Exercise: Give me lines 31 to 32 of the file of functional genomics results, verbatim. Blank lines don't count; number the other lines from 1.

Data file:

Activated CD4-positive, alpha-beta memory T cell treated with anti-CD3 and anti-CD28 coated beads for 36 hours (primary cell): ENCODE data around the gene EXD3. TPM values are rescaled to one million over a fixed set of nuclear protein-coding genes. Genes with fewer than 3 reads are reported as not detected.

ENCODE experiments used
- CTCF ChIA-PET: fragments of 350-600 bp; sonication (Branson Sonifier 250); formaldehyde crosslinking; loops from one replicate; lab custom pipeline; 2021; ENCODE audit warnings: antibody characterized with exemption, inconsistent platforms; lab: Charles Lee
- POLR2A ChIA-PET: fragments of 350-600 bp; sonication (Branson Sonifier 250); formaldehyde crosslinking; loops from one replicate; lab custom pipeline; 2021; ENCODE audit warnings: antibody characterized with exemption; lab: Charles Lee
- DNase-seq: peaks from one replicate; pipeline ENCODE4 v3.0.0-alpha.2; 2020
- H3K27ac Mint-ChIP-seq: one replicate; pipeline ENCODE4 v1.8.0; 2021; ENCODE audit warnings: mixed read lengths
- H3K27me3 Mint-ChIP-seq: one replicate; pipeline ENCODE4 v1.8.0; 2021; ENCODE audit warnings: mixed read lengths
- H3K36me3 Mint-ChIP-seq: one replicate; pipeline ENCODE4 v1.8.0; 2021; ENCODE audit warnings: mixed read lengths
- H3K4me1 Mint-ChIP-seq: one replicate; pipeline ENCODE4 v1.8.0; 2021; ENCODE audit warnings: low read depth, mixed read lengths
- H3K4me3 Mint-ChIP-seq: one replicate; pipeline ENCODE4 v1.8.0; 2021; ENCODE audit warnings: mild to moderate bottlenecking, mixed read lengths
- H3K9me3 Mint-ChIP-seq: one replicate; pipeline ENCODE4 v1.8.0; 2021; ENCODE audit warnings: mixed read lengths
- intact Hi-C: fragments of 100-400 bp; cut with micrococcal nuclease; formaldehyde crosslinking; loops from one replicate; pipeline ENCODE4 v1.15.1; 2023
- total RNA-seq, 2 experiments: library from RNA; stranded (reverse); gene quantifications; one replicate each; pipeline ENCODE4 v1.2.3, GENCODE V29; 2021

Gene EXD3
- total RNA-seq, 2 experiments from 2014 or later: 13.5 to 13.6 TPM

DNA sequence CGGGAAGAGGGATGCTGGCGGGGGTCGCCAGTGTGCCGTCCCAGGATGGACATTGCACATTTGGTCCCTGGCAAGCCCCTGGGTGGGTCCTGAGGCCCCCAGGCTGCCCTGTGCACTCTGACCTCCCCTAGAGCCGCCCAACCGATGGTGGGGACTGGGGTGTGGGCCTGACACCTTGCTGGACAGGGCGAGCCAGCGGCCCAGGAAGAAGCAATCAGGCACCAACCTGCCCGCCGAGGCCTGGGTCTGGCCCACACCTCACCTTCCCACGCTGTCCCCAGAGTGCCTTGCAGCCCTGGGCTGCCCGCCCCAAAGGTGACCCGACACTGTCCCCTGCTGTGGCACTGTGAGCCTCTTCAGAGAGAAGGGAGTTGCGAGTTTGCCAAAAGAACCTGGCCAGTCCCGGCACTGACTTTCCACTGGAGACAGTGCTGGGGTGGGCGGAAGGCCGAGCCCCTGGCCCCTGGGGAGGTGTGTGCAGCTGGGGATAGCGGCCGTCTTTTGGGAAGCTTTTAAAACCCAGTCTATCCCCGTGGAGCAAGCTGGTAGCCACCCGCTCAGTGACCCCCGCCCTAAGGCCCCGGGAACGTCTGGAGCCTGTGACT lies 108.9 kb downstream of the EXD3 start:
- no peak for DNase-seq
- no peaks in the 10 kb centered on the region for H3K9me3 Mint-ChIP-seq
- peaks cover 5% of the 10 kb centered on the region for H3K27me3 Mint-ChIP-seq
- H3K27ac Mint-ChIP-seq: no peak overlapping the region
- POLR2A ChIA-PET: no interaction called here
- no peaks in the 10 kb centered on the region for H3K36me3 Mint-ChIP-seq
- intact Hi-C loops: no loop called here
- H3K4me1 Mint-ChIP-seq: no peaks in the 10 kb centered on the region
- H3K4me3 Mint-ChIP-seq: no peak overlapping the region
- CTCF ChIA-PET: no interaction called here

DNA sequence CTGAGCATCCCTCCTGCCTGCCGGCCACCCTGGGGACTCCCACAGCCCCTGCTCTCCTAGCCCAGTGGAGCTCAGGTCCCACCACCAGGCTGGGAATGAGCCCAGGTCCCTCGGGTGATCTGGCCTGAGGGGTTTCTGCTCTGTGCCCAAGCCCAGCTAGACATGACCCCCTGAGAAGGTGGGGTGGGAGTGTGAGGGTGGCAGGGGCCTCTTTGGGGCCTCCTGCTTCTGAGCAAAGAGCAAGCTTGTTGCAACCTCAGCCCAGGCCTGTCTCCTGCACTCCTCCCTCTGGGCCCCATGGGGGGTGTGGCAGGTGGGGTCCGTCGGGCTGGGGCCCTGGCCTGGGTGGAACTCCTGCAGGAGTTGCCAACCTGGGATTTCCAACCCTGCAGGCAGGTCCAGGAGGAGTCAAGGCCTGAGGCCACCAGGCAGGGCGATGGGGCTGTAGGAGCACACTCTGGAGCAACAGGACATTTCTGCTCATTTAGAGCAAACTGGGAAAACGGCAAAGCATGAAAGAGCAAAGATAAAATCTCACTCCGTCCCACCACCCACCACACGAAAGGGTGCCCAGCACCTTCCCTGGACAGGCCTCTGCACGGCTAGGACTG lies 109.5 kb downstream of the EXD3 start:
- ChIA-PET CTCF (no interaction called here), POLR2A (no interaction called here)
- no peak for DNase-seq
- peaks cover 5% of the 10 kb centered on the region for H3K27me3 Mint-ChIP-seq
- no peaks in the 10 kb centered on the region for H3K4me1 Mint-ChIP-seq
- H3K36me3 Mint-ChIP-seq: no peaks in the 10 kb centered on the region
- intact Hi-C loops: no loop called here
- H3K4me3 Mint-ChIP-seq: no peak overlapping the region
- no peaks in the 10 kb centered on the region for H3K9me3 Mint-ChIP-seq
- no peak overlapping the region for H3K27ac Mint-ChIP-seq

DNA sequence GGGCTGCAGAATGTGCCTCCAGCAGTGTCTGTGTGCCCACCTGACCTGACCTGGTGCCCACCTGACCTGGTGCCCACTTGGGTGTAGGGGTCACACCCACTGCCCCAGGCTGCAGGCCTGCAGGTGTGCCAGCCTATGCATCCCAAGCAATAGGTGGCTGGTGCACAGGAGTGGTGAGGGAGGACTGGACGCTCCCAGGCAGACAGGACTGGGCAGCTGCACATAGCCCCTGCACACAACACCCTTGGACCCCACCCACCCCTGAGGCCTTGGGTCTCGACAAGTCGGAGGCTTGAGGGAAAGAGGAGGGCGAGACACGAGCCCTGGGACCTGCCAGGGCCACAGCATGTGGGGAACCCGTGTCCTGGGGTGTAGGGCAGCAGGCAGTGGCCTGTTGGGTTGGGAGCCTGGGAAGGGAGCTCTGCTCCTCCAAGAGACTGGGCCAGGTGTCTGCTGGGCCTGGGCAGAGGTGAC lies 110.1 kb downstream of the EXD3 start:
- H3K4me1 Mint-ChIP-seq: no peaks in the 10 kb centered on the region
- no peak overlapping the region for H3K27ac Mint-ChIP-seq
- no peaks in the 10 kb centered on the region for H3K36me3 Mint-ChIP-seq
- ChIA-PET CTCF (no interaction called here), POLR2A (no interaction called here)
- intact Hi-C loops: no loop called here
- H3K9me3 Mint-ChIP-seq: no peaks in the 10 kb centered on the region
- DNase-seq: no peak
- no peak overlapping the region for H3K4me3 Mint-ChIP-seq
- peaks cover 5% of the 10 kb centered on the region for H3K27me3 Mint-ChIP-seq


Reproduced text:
- no peaks in the 10 kb centered on the region for H3K4me1 Mint-ChIP-seq
- H3K36me3 Mint-ChIP-seq: no peaks in the 10 kb centered on the region